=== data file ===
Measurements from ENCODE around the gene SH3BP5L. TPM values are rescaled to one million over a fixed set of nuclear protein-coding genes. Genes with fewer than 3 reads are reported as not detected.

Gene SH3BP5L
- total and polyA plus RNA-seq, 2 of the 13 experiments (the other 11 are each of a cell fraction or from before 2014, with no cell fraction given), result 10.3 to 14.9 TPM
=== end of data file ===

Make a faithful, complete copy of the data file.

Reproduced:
Measurements from ENCODE around the gene SH3BP5L. TPM values are rescaled to one million over a fixed set of nuclear protein-coding genes. Genes with fewer than 3 reads are reported as not detected.

Gene SH3BP5L
- total and polyA plus RNA-seq, 2 of the 13 experiments (the other 11 are each of a cell fraction or from before 2014, with no cell fraction given), result 10.3 to 14.9 TPM